The surprise in the report is that the ball-tampering incident is not specifically addressed in a way that tells us anything we did not already know. Given it was the root problem of the fallout, and prompted condemnation from the Australian prime minister, among others, it might well have been a case of the current players closing ranks in the face of such public outrage. It is revealing that only 24% of them contributed.

The players' charter that has come out of it - a subject of predictable mickey-taking on social media - will however be enlightening to a generation raised on the sort of behaviour the review looks at. After all, the report concludes that the Australian players have been fine-tuned for "the sole purpose of winning" and this has led to a "gilded bubble", in which reside handsomely paid international travellers far removed from the people and communities who made them. The blame for this lies with CA, says the report, whose behaviour in commercial negotiations with sponsors, television companies, radio networks, and those players themselves, has been "arrogant and controlling".

This must make for painful reading, especially for Sutherland, who is a thoroughly decent man and driven by traditional values. Somehow these stopped applying to his organisation. Perhaps he took his eye off the ball; all cricketers know just how destructive a mistake that can be. Probably he stayed in the job a little too long and the new wave had riders that went by him.

Australia has long held firm in the belief that the game must be structured with unwavering reference to the grounded school, club, state, country axis around which it has operated for so long and with such success. This, suggests the review, has been marginalised by the high-performance culture that encourages the pursuit of winning without any "ethical restraints". There is more gruesome stuff - "Australian cricket has lost its balance... and stumbled badly", for example - available in the report, which has been so widely covered here by Daniel Brettig.

In general, it is easy to be cynical about such reviews. The overwhelming feeling after ploughing through this one is that the process could have been simplified by having some blokes at the top of the game, those who know it best, coming together to sort things out. It is ongoingly infuriating that so few of the best cricket brains are involved in the running of the game, and this by no means applies only to Australia. In fact, Australia has one of the best, Mark Taylor, on its current board. Now that Peever has gone, Taylor would be a good choice to take his seat. The seat is ready for a cricket person.

This review, however, which is titled "Australian cricket: a Matter of Balance", has been conducted through interviews with 56 people and responses to a survey by 469, all of whom have at some time in recent years been involved with either the national team, the governing body, the state associations, or have links with the game that are close to its heartbeat. It is thorough, it is raw, and it may prove to be more than a seminal investigation into Australian cricket.

In one way, the report is empowering, because the administration of the national game of Australia has given itself a chance to wipe the slate clean: a process that will take almighty courage

Of course, it is the Australians who are taking a beating, but people in glass houses and all that… The greatest value in this report will be its wide publication and therefore the reach of its message. Greed had overtaken common sense in cricket's order of things: everything is for money and much less is for love. There is hardly a governing body in the world not guilty of taking this wonderful game down a less than wonderful path.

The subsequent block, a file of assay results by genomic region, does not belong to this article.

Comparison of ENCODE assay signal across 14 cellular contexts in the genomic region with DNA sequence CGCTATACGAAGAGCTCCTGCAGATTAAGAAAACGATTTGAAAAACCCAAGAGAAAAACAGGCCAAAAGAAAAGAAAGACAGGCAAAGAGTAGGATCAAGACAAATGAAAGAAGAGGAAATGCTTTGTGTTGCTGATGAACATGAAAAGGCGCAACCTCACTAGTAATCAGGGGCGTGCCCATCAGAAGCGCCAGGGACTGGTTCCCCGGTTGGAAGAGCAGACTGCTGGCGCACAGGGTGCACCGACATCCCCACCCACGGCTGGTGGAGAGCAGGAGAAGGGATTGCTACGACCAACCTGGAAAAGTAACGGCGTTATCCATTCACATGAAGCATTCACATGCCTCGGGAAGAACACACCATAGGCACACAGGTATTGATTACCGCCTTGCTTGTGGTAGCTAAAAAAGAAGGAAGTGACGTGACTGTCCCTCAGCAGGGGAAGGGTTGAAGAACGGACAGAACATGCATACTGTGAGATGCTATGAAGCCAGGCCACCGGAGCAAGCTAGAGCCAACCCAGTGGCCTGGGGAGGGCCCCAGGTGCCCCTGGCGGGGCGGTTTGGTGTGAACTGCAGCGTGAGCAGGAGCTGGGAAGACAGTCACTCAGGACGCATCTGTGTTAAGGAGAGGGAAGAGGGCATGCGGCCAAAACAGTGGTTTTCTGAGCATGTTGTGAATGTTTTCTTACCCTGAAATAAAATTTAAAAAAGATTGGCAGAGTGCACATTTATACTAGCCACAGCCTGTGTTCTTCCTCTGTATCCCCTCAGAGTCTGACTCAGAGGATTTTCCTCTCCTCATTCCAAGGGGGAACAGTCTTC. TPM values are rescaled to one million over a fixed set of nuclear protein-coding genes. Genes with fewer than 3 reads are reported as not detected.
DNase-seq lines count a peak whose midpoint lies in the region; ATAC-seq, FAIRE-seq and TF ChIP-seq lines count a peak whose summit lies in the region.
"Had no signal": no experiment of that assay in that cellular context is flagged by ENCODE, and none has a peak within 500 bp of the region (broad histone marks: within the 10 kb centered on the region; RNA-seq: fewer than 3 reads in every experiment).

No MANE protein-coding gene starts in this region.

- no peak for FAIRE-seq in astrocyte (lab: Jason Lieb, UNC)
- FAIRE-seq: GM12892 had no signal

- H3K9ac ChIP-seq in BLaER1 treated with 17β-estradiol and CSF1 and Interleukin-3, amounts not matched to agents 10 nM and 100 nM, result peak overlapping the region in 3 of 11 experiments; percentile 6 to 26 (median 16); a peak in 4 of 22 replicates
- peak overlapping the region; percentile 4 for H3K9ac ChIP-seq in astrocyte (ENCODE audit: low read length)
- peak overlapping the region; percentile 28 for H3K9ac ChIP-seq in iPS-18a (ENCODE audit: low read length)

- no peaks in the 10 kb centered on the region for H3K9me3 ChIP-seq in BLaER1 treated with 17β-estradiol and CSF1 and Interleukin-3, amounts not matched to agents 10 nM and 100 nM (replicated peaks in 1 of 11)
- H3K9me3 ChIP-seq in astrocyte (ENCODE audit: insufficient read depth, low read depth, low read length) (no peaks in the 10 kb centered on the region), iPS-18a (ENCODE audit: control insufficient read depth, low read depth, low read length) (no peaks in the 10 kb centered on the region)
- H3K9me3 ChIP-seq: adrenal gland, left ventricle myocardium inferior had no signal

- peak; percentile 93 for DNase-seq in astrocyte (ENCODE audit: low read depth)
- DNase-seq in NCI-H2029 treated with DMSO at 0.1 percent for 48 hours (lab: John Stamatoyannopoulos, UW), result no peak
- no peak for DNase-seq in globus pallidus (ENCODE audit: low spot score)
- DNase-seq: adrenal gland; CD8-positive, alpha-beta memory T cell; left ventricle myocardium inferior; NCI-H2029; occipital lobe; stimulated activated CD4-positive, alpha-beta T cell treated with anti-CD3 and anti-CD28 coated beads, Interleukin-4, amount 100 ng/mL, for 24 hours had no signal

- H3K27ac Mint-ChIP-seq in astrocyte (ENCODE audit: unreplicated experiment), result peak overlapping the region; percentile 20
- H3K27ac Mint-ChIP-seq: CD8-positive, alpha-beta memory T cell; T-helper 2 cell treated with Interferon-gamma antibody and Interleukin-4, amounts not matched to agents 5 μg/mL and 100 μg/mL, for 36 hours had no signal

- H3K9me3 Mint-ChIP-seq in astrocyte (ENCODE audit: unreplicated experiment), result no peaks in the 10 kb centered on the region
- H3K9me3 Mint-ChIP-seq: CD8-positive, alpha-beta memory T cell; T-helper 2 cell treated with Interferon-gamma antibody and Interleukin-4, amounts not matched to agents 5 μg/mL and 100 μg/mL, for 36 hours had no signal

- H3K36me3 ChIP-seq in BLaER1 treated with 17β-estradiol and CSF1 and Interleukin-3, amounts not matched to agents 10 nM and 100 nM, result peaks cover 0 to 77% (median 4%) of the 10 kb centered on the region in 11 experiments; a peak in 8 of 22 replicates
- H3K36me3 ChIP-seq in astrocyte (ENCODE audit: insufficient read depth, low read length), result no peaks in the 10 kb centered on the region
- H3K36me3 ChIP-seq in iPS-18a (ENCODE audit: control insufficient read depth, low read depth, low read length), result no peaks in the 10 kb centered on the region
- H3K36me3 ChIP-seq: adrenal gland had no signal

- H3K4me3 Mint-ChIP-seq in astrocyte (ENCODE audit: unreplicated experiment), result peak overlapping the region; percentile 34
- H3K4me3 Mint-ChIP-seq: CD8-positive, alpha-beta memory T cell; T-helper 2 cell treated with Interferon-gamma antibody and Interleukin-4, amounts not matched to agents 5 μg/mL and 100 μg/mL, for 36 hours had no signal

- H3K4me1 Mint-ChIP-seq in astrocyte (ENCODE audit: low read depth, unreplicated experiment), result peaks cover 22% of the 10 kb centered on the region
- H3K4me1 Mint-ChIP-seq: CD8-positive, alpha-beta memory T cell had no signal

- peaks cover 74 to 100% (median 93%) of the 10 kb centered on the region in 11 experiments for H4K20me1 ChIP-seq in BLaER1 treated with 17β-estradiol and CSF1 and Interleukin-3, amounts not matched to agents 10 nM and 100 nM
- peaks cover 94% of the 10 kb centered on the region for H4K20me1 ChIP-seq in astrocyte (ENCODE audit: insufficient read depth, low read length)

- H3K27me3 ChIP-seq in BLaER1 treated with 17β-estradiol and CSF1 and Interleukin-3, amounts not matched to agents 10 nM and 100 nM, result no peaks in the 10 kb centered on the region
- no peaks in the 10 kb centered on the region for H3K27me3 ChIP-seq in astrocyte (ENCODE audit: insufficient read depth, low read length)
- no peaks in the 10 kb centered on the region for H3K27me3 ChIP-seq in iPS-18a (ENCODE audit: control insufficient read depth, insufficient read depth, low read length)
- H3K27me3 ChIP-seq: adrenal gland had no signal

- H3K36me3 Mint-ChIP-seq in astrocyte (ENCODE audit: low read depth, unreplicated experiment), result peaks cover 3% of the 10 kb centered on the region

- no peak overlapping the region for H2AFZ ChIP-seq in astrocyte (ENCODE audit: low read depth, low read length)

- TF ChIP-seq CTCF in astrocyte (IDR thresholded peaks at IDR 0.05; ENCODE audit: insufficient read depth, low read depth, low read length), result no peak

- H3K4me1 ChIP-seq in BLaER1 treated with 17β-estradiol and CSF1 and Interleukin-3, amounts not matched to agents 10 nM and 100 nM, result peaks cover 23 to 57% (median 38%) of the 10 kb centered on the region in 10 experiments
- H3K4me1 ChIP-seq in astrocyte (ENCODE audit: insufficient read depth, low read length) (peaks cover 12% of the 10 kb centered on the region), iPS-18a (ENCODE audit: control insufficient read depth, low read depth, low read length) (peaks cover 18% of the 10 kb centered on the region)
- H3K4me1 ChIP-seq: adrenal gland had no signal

"A Matter of Balance" asks fundamental questions about sport's place in our society and, specifically, about cricket's values at a time when the game is so challenged that the England Cricket Board is pushing through yet another format: one that is designed to attract an audience that it feels is lost to the three formats that presently exist.

Cricket has survived because it is an incredibly special game, and a reflection of life. Its phrases and nuances are to be found everywhere we look and listen. It is both a simple and complicated game that suits all sizes and shapes, majorities and minorities. It does high and low like no other, with the capacity to lift its players to the clouds and dump them in the gutter in the same over. In a split moment, the taking of a fine catch will match the reflected glory of a long-fought-for hundred, or 25 overs of blood-and-sweat bowling that results in wresting control of a potentially doomed situation. But cricket is not to be messed with, for it has the habit of making those that do so pay the heaviest price.

Australian cricket has long held universal respect and, more often than not, other countries have looked to follow its example and emulate its methods. The list of names that have inspired cricketers across the continents trip off the tongue - from Bannerman, Trumper and Bradman to Lillee, Border and Warne. We should not imagine for one second that this will not soon be the case again. It is the circle of life, and cricket is inherent in Australian life and blood.

In summary to an interview Taylor gave the day before the release of "A Matter of Balance", he said: "I'm concerned about the whole mood around the game. Even in grade cricket, we've got people walking off the field. I don't enjoy seeing that. Yes, David [Peever] and I have had disagreements with the way things have been handled in the past, but sooner or later cricket - and everyone in cricket - has got to get over it. We've got to start moving on. This is a terrific game... the vast majority of people just want to go to the game or get on with playing it. I hear that from players and spectators. People just want to enjoy the game. They have to start getting over themselves and their own little agendas... and start thinking what's good for the game."

Enough said.

Except that 145 pages have had their say too.

Mark Nicholas, the former Hampshire captain, presents the cricket on Channel Nine in Australia and Channel 5 in the UK